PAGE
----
"Bribing can work -- and here's why," says momlogic expert Dr. Janet Taylor. "Motivation is both intrinsic (internal) and extrinsic (external). There is nothing wrong with externally priming kids' behavior with either monetary or verbal (praise) rewards. Bribing should be used, as the Time article suggests, toward efforts like education, character-building or health-related activities, to reinforce positive habits and skills. Directing your kids to individual, purposeful goals requires effort. Ultimately, a positive outcome or simple sense of fulfillment can result in an enhanced psychological benefit. Those feelings can pave the road for them to take control of their own lives and develop the internal capacity for generating their own action plan -- minus a bribe. By paying kids now to aim higher and study harder, we can save later by having a more educated -- and motivated -- workforce."

Do you reward your kids for their hard work?

next: From Nicaragua with Love
7 comments so far | Post a comment now
LizzieB April 13, 2010, 11:03 AM

Bethany, great post. I’m totally guilty of bribing my girls into behaving better and cleaning up around the house. I try not to go crazy but I can definitely see how it can get out of hand.

Bethany Sanders April 13, 2010, 11:18 AM

Thanks Lizzie! A few weeks ago, I told my 7 year old I’d double her allowance if she’d help her sister finish cleaning her room. My mom — who was over helping wallpaper the kitchen — burst out laughing, which made me realize what I’d just said. Sometimes, bribery is just the only way. :) Thanks for reading and for commenting!

Anonymous April 13, 2010, 12:15 PM

we pay our oldest boy for grades (our youngest isn’t in school yet), if you ask me we pay him way too much, but i’m working on that. my husband thinks he should get $20 for an A and $10 for a B - yeah, my husband is NUTS! BUT he does have to put 1/2 in savings. but next grading period, he longer gets those amounts.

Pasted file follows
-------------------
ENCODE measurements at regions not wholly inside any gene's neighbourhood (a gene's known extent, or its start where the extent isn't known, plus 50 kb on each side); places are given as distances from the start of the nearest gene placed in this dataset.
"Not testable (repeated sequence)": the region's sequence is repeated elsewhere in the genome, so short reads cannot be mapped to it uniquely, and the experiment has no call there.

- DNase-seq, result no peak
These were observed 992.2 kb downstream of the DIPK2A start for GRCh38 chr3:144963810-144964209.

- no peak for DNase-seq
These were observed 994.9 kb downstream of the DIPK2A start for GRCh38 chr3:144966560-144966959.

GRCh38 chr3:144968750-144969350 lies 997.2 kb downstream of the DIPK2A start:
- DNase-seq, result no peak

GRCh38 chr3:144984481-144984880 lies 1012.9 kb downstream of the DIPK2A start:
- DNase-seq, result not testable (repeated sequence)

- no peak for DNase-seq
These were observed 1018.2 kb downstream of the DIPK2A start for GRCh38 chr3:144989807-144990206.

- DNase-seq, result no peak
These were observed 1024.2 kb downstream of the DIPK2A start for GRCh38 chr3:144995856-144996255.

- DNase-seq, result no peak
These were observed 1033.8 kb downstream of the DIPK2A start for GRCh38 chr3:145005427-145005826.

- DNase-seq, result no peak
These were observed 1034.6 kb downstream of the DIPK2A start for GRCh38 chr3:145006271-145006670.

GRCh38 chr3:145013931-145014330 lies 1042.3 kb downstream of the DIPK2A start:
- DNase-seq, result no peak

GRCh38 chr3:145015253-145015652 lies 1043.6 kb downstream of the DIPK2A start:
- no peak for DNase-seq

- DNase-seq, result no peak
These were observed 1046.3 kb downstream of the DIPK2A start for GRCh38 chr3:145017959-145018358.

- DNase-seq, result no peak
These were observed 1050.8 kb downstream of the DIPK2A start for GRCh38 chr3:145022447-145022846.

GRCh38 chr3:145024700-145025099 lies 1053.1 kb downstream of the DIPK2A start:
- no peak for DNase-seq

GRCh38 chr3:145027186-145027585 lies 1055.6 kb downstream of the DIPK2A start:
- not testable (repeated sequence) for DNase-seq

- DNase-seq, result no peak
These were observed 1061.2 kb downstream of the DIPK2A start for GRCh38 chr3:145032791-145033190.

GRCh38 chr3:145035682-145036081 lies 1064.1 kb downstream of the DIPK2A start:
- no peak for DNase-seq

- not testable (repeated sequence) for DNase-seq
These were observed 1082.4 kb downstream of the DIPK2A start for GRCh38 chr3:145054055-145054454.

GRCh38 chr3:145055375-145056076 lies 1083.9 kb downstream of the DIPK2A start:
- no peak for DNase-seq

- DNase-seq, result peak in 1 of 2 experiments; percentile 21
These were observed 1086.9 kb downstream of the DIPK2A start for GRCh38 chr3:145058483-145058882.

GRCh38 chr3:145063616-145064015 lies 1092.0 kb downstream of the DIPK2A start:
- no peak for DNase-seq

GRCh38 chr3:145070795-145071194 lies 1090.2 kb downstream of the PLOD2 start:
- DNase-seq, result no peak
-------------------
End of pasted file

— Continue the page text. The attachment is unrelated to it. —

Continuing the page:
Heiddi April 13, 2010, 7:01 PM

Hi Bethany,

Great post. I don’t necessarily reward my son with things. I don’t pay him for his good grades. I work as a socio-therapist (behavior) and decided to use a behavior chart at home with kiddo. He likes seeing the checkmarks on the dry-erase board and it builds him up. I tell him that I’m so proud of the hard work he’s doing and do things with him that don’t cost anything. Such as a trip to the park to ride his bike or razor or a later bedtime on the weekends. I try not to use rewards too much because he tends to ask for a lot. He’s learning that he has to work for the things that he wants and that he is in control of his behavior. He has greatly improved at home and has been listening better. My question to you is, why didn’t the teacher let you know about the rewards thing BEFORE sharing it with the kids? That would have annoyed me because I don’t necessarily have money to pay for regular rewards. Hello? Does she think you’re made of money? Other than that, great post!

Bethany April 14, 2010, 9:21 AM

Thanks, Heiddi. I think that the kind of reward the teacher had in mind was something small and not necessarily monetary. But the kids in the class heard “reward” and ran with it.

H April 14, 2010, 12:28 PM

Yeah while I’m a supporter of OCCASIONALLY giving a treat for good behavior, it shouldn’t be expected. If I am going to reward them they should be surprised with the reward after having done the task. Not being told “well if you do this you get a treat.” They should do their tasks with a good attitude without the promise of a reward. Rewards are just that. Rewards, extras, not something to be expected.

Bruce Sallan April 17, 2010, 9:56 AM

Maybe it is going too far in Kindergarten but later in life, what is the difference between paying your kids for good grades and us getting paid for our jobs? Doesn’t it actually teach them the value of work? If your kid got an “A” instead of a “B” because of an extra $10 wouldn’t that be worth it? How different is that in the real world?

This is from your erstwhile momlogic blogger - “Just A Guy” - Bruce Sallan - I have no strong opinions - lol.